Olly7 Feb 2019, 6:06 p.m.
In January, young Olly underwent major neurosurgery at Bristol Children’s Hospital.
This was a serious procedure called a hemispherectomy which involved permanently disconnecting the hemisphere or side of the brain that is least used and the source of Olly’s seizures.
At just 16 months Olly suffered his first seizure. An MRI scan revealed he had suffered a stroke either at the end of pregnancy or very early after childbirth. This signalled the start of years of uncertainty for Olly and his family; not only did Olly’s seizures continue but he, his mum Danielle and dad David were continually given the hope of a seizure-free life only for them to return again.
Olly is now 6. This brave boy has spent most of his young life medicated which has affected his day to day life, making Olly extremely tired and making it increasingly hard to regulate his emotions and behaviour. This past year has seen Olly and his family make the 150 mile trip to Bristol Children’s Hospital numerous times to undergo tests. Traveling from Northamptonshire has proved hard for all the family including little Isla, Olly’s sister, who never looks forward to having to say goodbye to her brother.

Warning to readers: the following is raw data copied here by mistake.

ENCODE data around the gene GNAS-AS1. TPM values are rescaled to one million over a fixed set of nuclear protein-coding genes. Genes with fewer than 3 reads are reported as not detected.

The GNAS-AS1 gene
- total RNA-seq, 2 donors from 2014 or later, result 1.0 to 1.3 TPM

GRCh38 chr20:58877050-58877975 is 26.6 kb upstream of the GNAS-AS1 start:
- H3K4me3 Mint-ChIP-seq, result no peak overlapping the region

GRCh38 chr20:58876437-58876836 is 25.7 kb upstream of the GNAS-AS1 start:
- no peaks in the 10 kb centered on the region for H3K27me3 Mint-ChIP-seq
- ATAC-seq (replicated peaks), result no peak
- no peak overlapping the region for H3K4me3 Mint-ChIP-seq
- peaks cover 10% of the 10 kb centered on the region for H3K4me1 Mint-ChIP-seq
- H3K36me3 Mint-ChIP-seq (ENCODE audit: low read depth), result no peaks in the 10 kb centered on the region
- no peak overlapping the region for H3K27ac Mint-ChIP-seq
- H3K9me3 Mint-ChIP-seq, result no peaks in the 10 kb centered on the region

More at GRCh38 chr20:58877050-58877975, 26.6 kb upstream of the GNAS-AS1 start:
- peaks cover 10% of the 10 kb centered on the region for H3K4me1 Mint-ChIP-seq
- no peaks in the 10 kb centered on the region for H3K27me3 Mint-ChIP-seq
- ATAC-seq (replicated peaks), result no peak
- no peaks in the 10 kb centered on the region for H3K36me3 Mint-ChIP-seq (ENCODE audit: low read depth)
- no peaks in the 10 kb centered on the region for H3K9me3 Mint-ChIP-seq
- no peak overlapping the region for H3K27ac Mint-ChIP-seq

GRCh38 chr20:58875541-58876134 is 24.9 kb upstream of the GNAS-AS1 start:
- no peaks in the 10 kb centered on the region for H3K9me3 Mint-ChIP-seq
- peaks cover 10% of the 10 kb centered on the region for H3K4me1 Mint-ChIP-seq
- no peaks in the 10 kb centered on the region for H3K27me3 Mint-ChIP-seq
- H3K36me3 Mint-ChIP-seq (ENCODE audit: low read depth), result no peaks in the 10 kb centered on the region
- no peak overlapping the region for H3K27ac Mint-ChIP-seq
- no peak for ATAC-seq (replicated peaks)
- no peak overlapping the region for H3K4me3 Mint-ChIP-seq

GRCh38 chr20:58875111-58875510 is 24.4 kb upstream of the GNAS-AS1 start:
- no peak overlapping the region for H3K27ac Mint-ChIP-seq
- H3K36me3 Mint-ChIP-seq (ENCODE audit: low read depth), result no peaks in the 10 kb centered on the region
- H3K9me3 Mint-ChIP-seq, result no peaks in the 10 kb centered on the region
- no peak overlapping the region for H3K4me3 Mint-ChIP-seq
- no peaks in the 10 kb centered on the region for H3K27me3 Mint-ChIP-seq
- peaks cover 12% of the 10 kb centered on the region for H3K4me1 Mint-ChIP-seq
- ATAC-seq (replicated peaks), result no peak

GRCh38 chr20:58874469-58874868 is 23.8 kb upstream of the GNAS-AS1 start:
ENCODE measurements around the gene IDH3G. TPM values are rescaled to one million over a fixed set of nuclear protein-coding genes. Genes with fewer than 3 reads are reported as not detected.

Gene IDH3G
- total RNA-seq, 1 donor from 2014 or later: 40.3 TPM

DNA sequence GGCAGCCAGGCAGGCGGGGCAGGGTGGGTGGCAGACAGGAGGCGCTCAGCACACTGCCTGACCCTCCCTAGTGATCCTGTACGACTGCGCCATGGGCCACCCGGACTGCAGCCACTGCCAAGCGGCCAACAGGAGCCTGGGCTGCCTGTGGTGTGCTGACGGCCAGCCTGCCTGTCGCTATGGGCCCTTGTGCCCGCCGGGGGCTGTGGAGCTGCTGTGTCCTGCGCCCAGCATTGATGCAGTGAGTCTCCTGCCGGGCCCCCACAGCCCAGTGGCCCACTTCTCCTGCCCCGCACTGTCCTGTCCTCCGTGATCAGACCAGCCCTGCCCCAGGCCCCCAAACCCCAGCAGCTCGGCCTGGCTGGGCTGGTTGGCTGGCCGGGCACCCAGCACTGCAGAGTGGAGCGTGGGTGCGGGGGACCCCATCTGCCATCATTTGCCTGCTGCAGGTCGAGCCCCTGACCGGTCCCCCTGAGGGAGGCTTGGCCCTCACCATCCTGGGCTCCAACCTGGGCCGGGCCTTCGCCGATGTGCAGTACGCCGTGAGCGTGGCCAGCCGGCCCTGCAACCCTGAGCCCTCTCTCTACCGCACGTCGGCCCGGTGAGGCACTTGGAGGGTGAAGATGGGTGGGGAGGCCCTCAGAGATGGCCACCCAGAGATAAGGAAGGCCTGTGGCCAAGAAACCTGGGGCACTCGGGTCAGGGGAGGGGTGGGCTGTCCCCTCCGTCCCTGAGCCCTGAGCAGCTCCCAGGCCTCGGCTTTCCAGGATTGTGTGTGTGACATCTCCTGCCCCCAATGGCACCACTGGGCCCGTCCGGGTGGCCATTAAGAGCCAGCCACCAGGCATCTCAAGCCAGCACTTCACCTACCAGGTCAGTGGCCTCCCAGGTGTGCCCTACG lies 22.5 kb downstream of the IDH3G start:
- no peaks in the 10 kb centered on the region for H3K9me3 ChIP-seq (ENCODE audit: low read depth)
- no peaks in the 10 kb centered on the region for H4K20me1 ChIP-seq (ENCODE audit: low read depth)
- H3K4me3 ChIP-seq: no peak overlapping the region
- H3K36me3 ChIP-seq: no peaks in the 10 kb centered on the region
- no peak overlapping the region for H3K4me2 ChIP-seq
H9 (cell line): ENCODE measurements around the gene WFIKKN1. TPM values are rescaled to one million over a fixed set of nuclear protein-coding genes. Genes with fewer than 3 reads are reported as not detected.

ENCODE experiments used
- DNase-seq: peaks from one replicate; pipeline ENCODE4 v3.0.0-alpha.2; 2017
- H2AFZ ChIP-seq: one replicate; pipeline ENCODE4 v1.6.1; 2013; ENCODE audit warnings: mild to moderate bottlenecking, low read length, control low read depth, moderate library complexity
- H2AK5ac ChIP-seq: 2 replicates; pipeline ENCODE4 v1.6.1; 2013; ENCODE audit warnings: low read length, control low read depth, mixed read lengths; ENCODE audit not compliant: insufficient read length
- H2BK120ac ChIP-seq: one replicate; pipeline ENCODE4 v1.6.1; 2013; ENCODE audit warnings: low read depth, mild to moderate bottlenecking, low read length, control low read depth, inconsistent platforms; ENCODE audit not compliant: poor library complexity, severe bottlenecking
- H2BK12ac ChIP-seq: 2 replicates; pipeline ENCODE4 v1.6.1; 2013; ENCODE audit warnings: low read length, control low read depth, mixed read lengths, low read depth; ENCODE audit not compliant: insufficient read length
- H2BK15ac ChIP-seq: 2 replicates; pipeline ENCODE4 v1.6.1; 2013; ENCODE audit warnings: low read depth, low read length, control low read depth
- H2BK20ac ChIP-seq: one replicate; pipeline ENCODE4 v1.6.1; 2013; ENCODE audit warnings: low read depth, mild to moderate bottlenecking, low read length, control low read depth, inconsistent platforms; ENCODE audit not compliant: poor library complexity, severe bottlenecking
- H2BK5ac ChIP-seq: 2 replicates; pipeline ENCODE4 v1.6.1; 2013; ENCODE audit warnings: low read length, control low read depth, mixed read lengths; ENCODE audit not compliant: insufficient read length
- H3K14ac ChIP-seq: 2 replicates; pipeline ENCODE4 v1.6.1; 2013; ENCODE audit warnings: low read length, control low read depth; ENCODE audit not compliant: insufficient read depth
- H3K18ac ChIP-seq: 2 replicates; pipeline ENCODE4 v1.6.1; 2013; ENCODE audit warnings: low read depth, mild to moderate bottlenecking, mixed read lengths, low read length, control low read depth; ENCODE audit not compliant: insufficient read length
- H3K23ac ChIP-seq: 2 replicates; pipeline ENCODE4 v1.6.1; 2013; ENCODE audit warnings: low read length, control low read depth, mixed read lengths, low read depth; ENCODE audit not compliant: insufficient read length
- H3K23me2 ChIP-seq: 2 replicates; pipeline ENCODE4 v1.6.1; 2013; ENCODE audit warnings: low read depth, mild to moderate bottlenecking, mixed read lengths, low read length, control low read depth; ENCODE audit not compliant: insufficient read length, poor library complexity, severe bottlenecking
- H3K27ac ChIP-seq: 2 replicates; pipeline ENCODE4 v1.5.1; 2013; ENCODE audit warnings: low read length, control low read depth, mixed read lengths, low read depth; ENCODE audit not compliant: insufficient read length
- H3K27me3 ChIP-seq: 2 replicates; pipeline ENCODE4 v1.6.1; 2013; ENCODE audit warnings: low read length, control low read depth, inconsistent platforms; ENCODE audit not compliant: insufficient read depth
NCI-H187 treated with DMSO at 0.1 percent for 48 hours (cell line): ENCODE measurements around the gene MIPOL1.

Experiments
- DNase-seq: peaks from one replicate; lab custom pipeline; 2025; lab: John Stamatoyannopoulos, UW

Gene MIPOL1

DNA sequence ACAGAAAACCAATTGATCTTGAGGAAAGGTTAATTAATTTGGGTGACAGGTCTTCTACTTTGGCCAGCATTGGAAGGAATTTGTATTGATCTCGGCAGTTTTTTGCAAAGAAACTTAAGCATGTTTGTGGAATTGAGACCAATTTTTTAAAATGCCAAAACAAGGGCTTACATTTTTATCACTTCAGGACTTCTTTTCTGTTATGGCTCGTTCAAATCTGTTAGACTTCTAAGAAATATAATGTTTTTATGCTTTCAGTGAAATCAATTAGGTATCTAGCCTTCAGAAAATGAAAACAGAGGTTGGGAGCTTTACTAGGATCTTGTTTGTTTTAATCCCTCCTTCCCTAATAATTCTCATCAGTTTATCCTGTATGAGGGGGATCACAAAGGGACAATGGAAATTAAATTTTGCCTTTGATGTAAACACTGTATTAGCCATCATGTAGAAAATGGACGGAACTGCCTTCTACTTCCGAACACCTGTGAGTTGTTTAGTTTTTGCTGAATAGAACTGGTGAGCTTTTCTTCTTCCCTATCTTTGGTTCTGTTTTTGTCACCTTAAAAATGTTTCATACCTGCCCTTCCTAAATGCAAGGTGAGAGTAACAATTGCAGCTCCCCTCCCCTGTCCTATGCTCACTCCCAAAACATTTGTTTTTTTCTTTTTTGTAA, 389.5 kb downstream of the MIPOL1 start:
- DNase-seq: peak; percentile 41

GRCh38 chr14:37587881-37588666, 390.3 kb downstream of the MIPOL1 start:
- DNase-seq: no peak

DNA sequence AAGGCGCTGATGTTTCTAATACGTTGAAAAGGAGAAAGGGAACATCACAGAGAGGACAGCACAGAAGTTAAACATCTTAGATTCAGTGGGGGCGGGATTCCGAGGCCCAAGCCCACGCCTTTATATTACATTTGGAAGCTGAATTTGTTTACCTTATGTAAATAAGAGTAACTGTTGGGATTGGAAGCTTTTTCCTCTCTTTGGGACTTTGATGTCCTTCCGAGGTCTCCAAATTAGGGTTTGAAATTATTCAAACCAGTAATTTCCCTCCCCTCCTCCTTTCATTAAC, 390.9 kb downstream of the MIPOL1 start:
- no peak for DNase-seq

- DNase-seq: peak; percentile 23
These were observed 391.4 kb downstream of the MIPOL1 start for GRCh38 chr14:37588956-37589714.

“This surgery was huge, and I always imagined I’d be in fear of Olly waking up and seeing what every day brings but honestly I have felt so excited for Olly’s new journey.”
Olly, however, is in the best possible hands when it comes to the Neurosurgery Team at Bristol Children’s Hospital. This team of highly specialist neurosurgeons is not only internationally renowned but treats a range of brain disorders. After his crucial surgery, Olly has come back fighting, gaining more strength each and every day.
Throughout this hard time the fantastic Neurosurgery Team has proved invaluable; not only performing life-changing surgery but acting as a hugely important support system for both Olly and his family.
“We’re so thankful to each person who has been a part of this; making one of the scariest times of our lives a real turning point.”
Hemispherectomy can cause a loss of movement or sensation on the side of the body opposite the hemisphere that was removed. Olly is still recovering and will spend a number of weeks trying to regain strength in his left side through rehabilitation on Sunflower Ward, the neurorehabilitation ward. This resilient little lad and his family are now hoping for a seizure-free future.